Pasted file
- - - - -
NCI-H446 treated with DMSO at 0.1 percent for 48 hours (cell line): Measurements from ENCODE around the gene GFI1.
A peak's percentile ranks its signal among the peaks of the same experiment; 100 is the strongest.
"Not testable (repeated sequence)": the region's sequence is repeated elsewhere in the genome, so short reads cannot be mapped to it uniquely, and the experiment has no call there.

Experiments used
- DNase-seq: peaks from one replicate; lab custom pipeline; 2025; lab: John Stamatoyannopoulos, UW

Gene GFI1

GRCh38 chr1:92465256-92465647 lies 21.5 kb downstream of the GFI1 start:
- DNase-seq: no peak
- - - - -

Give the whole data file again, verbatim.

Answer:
NCI-H446 treated with DMSO at 0.1 percent for 48 hours (cell line): Measurements from ENCODE around the gene GFI1.
A peak's percentile ranks its signal among the peaks of the same experiment; 100 is the strongest.
"Not testable (repeated sequence)": the region's sequence is repeated elsewhere in the genome, so short reads cannot be mapped to it uniquely, and the experiment has no call there.

Experiments used
- DNase-seq: peaks from one replicate; lab custom pipeline; 2025; lab: John Stamatoyannopoulos, UW

Gene GFI1

GRCh38 chr1:92465256-92465647 lies 21.5 kb downstream of the GFI1 start:
- DNase-seq: no peak